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Slow Streams? No problem. This Innovation Will Harness Electricity There Too!

HVPG is capable of generating around 5 watts of power on water currents flowing as slow as 0.5m/s.

We are all too familiar with the high-level exploitation of non-renewable energy sources, and its consequences on the environment. The need to utilise renewable and clean sources of energy is paramount, but at the same time, the cost, logistics and power generation density might not always be viable.

A team of mechanical engineering students from Karukutty, Kochi, have engineered a device that can utilise naturally flowing water to generate electricity. The team from SCMS School of Engineering and Technology (SSET) consists of six students—Christo Varghese, Delo Devassy, D Achuth, Dion C Mathews, Anand Rajeev and Gijo George Netticadan. Mentored by their professors, Dr Sheeja Janardhanan and Vidya Chandran, the students have engineered a device called Hydro Vortex Power Generator (HVPG) that could generate electricity from the irrigation canal that runs near their college.

HVPG is capable of generating around 5 watts of power on water currents flowing as slow as 0.5m/s. Needless to say, such devices can be beneficial to bring electricity to the remote areas of Kerala as well as other parts of India.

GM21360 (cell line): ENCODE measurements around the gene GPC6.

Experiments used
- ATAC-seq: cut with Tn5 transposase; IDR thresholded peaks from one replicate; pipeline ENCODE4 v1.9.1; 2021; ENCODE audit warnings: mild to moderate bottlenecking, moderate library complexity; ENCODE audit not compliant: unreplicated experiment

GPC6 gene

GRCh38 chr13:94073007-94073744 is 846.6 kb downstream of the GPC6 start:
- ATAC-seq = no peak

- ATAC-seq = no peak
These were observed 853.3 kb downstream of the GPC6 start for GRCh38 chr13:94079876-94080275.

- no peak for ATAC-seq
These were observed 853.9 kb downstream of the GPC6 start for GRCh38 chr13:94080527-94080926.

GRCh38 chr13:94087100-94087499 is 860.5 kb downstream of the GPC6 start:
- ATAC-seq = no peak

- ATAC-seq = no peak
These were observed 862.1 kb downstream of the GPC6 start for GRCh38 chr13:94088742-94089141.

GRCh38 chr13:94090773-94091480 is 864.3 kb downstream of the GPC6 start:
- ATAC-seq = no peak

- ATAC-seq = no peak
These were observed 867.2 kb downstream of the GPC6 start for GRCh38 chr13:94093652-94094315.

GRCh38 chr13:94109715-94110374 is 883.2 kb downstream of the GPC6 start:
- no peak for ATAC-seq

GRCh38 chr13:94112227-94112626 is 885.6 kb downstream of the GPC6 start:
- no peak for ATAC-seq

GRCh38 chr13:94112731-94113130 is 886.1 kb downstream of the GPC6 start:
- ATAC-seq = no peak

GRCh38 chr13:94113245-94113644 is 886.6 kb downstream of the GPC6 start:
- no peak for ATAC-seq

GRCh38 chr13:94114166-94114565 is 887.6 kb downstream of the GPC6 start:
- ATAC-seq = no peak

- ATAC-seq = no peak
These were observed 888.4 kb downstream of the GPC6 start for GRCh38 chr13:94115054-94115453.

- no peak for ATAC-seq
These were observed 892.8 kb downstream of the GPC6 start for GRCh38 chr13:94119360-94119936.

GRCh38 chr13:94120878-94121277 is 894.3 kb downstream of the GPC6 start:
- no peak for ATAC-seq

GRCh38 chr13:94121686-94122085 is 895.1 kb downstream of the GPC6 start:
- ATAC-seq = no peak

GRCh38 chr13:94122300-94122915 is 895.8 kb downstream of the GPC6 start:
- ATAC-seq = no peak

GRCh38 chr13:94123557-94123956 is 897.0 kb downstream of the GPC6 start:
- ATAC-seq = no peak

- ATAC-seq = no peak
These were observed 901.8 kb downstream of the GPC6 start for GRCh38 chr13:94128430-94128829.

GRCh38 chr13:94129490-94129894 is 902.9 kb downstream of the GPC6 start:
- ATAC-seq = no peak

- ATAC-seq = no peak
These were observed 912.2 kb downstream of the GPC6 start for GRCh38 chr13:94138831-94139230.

Representative image. Source.

HVPG includes an elastically mounted horizontal cylinder that vibrates. “HVPG works on the principle of vortex-induced vibration of bluff bodies. This evolving technology of clean energy generation can be counted upon as the future power for our state/country, especially for powering tribal and remote areas, which are usually blessed with perennial rivers and streams flowing at comparatively steady pace,” Dr Sheeja Janardhanan told The Better India.

Computational Fluid Dynamics experts in SSET helped optimise this device.

The source of energy can be regarded as a revolutionary step towards harnessing power through clean sources.

The revolutionary HVPG device. Source.

According to SSET, “It [HVPG] can be made useful as a single standing power unit, which can light up remote and tribal areas of Kerala, and also as a multi-unit module which can supply power to the grid. HVPG can harness power not only from rivers and streams but also from currents of [the] ocean.”

“It can also be used to generate power from industrial wastewaters,” Dr Sheeja informed TBI, adding that, “the installation of HVPG creates no harm to aquatic life and also preserves the natural beauty of water bodies since it operates underwater. HVPG has very high energy density as compared to any other renewable power production systems like wind farms and tidal power,” she added.

It is the perfect way of lighting up lives without harming the environment!

Featured image sources: Facebook/ Unsplash.

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